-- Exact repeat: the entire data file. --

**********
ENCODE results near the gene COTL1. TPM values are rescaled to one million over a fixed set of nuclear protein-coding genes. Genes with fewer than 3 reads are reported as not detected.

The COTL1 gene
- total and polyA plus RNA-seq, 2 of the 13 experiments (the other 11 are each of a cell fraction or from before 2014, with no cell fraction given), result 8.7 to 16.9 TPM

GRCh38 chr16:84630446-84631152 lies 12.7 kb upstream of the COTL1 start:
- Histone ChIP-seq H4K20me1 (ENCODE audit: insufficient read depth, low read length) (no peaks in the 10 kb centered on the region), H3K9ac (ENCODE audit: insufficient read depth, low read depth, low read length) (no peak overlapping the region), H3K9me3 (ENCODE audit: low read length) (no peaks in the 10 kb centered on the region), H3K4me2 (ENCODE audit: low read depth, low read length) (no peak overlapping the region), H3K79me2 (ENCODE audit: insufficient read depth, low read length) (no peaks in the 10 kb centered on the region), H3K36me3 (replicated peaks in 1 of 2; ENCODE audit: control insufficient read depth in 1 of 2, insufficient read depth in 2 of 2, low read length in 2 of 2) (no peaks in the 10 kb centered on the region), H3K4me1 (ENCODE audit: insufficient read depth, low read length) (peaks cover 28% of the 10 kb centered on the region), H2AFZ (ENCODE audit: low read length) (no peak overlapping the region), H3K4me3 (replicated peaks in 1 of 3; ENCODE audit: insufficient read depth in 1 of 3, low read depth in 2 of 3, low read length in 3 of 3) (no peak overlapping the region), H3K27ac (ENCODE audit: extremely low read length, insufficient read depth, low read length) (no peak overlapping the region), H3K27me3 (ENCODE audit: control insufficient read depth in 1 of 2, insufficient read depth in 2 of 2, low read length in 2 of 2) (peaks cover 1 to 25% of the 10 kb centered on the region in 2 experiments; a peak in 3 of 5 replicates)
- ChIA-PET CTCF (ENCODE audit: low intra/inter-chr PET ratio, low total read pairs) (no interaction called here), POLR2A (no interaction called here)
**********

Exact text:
ENCODE results near the gene COTL1. TPM values are rescaled to one million over a fixed set of nuclear protein-coding genes. Genes with fewer than 3 reads are reported as not detected.

The COTL1 gene
- total and polyA plus RNA-seq, 2 of the 13 experiments (the other 11 are each of a cell fraction or from before 2014, with no cell fraction given), result 8.7 to 16.9 TPM

GRCh38 chr16:84630446-84631152 lies 12.7 kb upstream of the COTL1 start:
- Histone ChIP-seq H4K20me1 (ENCODE audit: insufficient read depth, low read length) (no peaks in the 10 kb centered on the region), H3K9ac (ENCODE audit: insufficient read depth, low read depth, low read length) (no peak overlapping the region), H3K9me3 (ENCODE audit: low read length) (no peaks in the 10 kb centered on the region), H3K4me2 (ENCODE audit: low read depth, low read length) (no peak overlapping the region), H3K79me2 (ENCODE audit: insufficient read depth, low read length) (no peaks in the 10 kb centered on the region), H3K36me3 (replicated peaks in 1 of 2; ENCODE audit: control insufficient read depth in 1 of 2, insufficient read depth in 2 of 2, low read length in 2 of 2) (no peaks in the 10 kb centered on the region), H3K4me1 (ENCODE audit: insufficient read depth, low read length) (peaks cover 28% of the 10 kb centered on the region), H2AFZ (ENCODE audit: low read length) (no peak overlapping the region), H3K4me3 (replicated peaks in 1 of 3; ENCODE audit: insufficient read depth in 1 of 3, low read depth in 2 of 3, low read length in 3 of 3) (no peak overlapping the region), H3K27ac (ENCODE audit: extremely low read length, insufficient read depth, low read length) (no peak overlapping the region), H3K27me3 (ENCODE audit: control insufficient read depth in 1 of 2, insufficient read depth in 2 of 2, low read length in 2 of 2) (peaks cover 1 to 25% of the 10 kb centered on the region in 2 experiments; a peak in 3 of 5 replicates)
- ChIA-PET CTCF (ENCODE audit: low intra/inter-chr PET ratio, low total read pairs) (no interaction called here), POLR2A (no interaction called here)